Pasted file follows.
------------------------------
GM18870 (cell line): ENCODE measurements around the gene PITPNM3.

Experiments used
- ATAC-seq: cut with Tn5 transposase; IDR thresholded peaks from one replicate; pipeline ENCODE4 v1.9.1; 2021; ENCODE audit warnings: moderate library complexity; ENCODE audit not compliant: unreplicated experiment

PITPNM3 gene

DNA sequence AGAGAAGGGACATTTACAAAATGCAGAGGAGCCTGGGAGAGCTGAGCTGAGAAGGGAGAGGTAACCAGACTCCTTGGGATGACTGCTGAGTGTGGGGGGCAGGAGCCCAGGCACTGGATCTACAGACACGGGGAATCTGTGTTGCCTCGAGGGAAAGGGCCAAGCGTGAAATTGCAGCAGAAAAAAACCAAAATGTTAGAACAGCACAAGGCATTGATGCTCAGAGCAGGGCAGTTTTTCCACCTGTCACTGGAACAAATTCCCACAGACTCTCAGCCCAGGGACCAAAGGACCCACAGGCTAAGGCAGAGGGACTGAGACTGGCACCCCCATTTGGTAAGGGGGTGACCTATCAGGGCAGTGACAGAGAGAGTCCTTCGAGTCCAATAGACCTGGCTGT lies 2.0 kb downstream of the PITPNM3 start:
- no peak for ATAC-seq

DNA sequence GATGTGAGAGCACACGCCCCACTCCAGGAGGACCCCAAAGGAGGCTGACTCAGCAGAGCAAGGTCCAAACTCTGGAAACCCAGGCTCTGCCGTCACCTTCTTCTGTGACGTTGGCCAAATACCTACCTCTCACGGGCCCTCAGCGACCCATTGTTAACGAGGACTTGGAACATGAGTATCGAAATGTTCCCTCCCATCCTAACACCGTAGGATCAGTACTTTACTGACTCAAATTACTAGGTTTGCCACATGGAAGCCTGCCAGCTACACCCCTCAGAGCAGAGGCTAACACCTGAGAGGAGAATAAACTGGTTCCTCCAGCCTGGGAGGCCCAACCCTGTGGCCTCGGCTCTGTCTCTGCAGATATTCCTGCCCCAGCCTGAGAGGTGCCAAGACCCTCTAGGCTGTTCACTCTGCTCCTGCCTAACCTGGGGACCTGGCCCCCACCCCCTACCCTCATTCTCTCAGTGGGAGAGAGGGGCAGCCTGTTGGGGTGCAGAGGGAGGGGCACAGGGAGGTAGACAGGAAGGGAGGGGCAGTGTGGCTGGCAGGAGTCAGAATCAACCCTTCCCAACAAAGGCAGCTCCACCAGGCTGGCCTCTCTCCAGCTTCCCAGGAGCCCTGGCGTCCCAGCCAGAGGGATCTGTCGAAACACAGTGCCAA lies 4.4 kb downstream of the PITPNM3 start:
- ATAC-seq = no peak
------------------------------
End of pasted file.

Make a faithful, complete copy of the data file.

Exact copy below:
GM18870 (cell line): ENCODE measurements around the gene PITPNM3.

Experiments used
- ATAC-seq: cut with Tn5 transposase; IDR thresholded peaks from one replicate; pipeline ENCODE4 v1.9.1; 2021; ENCODE audit warnings: moderate library complexity; ENCODE audit not compliant: unreplicated experiment

PITPNM3 gene

DNA sequence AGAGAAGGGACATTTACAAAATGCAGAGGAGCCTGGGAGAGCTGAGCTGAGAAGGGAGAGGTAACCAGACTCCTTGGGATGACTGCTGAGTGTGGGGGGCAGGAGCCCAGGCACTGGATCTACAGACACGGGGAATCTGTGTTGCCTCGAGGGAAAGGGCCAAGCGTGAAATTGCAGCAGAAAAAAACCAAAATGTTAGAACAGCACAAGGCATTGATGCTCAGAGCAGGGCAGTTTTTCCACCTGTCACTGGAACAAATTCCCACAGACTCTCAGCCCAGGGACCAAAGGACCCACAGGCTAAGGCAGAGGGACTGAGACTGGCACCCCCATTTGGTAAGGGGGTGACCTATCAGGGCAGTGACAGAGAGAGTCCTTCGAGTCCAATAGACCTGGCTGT lies 2.0 kb downstream of the PITPNM3 start:
- no peak for ATAC-seq

DNA sequence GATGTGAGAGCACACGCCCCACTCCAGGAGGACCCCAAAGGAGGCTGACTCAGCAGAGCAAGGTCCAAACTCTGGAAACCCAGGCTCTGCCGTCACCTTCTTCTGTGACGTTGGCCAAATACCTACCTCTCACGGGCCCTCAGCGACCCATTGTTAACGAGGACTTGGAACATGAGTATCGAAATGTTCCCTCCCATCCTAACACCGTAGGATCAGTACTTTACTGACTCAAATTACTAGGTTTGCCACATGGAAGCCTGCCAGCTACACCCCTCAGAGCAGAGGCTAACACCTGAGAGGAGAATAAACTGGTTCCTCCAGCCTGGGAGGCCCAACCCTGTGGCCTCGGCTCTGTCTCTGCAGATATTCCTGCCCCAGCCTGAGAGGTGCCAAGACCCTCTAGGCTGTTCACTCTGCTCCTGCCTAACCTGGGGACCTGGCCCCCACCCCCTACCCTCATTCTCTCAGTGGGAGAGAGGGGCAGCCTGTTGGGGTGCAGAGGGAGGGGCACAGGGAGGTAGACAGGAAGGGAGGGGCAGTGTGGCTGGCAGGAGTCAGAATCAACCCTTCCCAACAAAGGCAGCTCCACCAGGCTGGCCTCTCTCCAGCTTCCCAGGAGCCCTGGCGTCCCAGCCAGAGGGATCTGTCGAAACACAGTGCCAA lies 4.4 kb downstream of the PITPNM3 start:
- ATAC-seq = no peak